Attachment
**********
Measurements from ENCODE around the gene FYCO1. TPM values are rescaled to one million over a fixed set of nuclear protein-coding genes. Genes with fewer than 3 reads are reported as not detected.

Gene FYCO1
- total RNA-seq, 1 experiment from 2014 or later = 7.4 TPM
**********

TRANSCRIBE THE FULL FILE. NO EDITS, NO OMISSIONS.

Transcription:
Measurements from ENCODE around the gene FYCO1. TPM values are rescaled to one million over a fixed set of nuclear protein-coding genes. Genes with fewer than 3 reads are reported as not detected.

Gene FYCO1
- total RNA-seq, 1 experiment from 2014 or later = 7.4 TPM